What emerged was a classic compromise that requires trade-offs from both parties.
Medicare is poised to overhaul the way it pays physicians and create new systems to reward high-performing doctors under legislation approved by the Senate late Tuesday.
The unusually bipartisan bill, which passed the House easily last month, will immediately lift the threat of an automatic 21 percent cut in Medicare fees to physicians, which was set to take effect Wednesday.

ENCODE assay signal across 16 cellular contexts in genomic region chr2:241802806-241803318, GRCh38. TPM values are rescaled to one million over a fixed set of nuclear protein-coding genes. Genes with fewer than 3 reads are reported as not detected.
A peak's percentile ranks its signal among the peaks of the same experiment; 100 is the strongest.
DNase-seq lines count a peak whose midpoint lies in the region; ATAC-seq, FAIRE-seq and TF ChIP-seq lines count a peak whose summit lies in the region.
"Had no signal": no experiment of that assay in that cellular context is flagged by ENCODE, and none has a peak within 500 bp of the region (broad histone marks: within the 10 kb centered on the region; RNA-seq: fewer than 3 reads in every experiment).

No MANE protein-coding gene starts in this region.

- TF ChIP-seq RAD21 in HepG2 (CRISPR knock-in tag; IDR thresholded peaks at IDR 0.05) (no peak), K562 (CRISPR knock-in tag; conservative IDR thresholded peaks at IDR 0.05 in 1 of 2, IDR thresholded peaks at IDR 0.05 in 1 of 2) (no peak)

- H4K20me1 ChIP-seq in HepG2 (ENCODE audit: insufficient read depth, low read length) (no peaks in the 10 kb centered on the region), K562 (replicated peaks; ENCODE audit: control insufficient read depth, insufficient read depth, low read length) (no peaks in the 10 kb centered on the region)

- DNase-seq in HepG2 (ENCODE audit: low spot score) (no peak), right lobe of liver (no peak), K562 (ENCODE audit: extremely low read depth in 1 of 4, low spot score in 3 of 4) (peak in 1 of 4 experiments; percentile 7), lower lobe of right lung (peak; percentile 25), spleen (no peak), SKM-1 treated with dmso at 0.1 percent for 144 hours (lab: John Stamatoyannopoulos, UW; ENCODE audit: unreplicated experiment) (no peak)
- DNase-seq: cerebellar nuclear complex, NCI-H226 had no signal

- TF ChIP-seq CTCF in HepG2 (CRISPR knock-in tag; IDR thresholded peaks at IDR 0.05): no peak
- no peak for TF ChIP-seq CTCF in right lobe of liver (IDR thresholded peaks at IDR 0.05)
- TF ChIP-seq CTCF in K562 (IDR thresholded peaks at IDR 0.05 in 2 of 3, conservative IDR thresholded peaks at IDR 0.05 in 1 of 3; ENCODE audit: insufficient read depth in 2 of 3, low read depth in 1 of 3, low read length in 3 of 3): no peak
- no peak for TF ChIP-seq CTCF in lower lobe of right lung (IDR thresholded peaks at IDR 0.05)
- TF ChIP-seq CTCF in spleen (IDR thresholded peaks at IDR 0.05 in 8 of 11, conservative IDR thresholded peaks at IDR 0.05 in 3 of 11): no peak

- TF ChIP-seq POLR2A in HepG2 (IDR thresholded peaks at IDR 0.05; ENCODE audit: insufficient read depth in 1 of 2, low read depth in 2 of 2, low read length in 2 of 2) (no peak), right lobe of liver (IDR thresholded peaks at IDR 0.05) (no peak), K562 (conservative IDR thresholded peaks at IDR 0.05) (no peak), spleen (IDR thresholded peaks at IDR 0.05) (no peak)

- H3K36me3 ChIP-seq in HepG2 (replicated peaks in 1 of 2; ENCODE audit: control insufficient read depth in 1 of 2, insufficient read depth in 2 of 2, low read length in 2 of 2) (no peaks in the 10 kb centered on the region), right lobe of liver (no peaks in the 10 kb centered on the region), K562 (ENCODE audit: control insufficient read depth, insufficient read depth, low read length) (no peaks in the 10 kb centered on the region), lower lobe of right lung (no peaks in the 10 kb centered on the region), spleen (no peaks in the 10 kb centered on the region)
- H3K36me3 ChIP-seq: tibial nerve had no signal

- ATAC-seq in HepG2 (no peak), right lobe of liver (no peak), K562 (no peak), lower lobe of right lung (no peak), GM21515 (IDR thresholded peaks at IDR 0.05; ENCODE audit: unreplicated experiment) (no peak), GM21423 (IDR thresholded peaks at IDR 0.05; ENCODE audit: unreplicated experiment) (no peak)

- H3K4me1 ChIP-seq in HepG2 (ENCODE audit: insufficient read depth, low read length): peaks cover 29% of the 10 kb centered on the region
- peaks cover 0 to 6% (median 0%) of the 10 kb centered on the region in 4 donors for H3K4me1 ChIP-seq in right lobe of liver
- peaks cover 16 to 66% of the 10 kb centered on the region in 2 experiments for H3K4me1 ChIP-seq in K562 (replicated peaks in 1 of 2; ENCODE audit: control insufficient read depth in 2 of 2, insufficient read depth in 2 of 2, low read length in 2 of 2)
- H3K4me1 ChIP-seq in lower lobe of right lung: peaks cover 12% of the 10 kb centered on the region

The legislation also marks a milestone in the push to modernize Medicare, the nation’s mammoth federal insurance program for the elderly, and move it away from the traditional system of paying physicians for every procedure they perform.
The bill passed with an overwhelming majority, 92-8. President Barack Obama has said he will sign it.
The legislation emerged from a compromise negotiated by House Speaker John A. Boehner (R-Ohio), House Democratic leader Nancy Pelosi (D-Calif.), and their lieutenants. It replaces an arcane Medicare fee system that has been widely criticized almost since its creation in 1997.